21 May 1884
Date of Death:
Place of Death:
Charles Taylor Renaker was born on May 21, 1884, in Cynthiana, Kentucky to John James and Sarah Elizabeth (Stewart) Renaker. He was three years old when he came to Monrovia on September 15, 1887. He lived in Monrovia all his life except for 1892-1894 when he lived on a ranch in Duarte that his family owned.
Renaker’s grandfather, John Harrison Renaker, had been a well-to-do farmer in Harrison County, Kentucky, and was able to well-educate his four children [the 1860 Federal Census shows John H. Renaker with real estate valued $10, 000 and a personal estate of $3,300 amount of money for those days in rural Kentucky].
Renaker, who went by his middle name of “Taylor”, attended Throop Polytechnic Institute and then joined his father in the funeral parlor and furniture business, running it with his younger brother Leslie after his father died in 1903. The family business was originally located at the southeast corner of Colorado and Myrtle (the Badeau Block) and then at 627 S. Myrtle.
Taylor's father died in 1903 (Davis 197), and around that same time, the funeral parlor burned down. Taylor Renaker constructed a new building, located at the northeast corner of South Myrtle and East Lime, the address being listed over the years as 101 E. Lime, 103 1/2 E. Lime (likely Mrs. J.J. Renaker's address as she lived upstairs over the mortuary), 107 E. Lime, and 109 E. Lime because of new structures being built. By the 1930's, the address for the mortuary is 334 S. Myrtle and Lot 15 still has that address today Though Mrs. Renaker continued to live above the mortuary, Taylor Renaker moved out when he married.
Taylor Renaker married the widow of A.P. Seymour, Emily, around 1913 or 1914. The Seymours, along with their son, had come to Monrovia around 1905, and Mr. Seymour had acquired several pieces of property as well as establishing the Monrovia Publishing Company. He built the house at 205 E. Hillcrest around 1907. Taylor and Emily lived in this house until around 1925 when they moved to another house at 555 Norumbega.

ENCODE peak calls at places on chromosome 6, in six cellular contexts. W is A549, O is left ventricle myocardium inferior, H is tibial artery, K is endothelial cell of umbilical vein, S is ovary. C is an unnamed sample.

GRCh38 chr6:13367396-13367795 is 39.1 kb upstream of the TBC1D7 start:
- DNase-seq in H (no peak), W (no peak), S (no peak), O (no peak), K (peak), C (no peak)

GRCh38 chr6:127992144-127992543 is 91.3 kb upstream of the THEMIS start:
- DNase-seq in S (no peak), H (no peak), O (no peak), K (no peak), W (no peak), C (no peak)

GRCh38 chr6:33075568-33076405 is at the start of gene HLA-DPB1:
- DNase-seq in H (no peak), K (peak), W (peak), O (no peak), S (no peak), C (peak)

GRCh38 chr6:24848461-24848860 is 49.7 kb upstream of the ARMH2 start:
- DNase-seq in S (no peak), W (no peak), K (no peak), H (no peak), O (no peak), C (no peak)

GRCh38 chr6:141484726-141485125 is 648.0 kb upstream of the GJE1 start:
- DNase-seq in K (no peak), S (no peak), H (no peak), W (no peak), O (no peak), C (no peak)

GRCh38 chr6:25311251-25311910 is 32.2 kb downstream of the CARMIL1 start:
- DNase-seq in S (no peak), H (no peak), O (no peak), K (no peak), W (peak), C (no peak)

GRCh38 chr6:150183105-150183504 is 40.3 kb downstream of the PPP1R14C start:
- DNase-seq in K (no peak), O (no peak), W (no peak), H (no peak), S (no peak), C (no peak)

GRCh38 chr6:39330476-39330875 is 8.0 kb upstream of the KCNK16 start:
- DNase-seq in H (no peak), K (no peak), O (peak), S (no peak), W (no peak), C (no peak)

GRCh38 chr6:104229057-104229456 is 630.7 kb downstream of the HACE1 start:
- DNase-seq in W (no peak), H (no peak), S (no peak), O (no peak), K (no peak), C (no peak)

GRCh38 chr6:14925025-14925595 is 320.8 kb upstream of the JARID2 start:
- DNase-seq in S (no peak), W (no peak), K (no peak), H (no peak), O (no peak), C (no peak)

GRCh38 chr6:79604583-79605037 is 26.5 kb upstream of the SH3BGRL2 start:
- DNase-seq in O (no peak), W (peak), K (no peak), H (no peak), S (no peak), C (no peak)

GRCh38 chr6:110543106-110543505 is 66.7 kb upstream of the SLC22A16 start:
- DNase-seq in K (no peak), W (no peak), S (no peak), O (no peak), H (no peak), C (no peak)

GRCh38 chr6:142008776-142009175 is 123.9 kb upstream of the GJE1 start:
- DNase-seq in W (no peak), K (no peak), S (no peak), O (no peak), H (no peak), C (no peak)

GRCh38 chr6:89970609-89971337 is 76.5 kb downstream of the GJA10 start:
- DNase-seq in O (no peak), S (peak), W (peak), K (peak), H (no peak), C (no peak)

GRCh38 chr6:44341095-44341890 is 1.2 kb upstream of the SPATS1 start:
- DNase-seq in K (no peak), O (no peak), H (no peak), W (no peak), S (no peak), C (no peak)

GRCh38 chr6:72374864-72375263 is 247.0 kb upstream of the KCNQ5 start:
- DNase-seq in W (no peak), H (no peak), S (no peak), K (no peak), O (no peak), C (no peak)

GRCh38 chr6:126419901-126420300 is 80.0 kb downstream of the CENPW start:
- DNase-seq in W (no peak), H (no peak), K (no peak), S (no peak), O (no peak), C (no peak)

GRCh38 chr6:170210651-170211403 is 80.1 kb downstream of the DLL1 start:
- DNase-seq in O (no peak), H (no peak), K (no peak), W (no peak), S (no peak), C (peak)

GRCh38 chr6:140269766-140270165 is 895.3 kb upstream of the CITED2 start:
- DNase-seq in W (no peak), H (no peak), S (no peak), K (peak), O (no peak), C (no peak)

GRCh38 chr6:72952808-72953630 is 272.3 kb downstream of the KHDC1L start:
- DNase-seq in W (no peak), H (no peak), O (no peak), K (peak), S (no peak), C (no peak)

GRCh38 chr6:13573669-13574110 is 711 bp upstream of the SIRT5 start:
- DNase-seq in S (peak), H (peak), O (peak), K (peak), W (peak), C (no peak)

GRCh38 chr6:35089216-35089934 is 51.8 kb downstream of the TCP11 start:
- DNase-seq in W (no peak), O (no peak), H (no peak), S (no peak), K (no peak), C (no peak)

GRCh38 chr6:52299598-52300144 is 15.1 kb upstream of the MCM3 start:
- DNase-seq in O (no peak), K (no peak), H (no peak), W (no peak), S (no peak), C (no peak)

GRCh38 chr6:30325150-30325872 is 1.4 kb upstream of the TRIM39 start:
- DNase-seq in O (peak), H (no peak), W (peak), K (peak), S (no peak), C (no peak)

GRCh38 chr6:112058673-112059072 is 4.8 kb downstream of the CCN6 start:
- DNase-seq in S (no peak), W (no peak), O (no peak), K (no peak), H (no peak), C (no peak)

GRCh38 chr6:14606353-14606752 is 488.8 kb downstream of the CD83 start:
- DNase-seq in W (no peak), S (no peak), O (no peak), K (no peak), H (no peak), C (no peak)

C.T. Renaker was extremely active in community activities. He was elected the first Exalted Ruler of the BPOE in 1921, he was on the Board of Trustees of the Baptist Church, he was a mason and a member of the Kiwanis Club. In 1936, the year before he died, he was the general chairman for the Monrovia Day on its 50th anniversary. According to the book History of Monrovia (Davis 197), Taylor Renaker was a staunch promoter of Monrovia, which accounts for his membership in so many civic organizations.
Taylor Renaker's mother died in 1936, and he died on July 23, 1937. Charles Taylor Renaker, his wife, mother, and his father are all buried in the Live Oak Cemetery in Monrovia. Taylor and Emily had no children together.
Baker, Stephen. Monrovia City Historian
Davis, Charles F. ed. Monrovia History. Monrovia, California, 1957.
Wiley, John L. History of Monrovia. Press of Pasadena Star-News, 1927.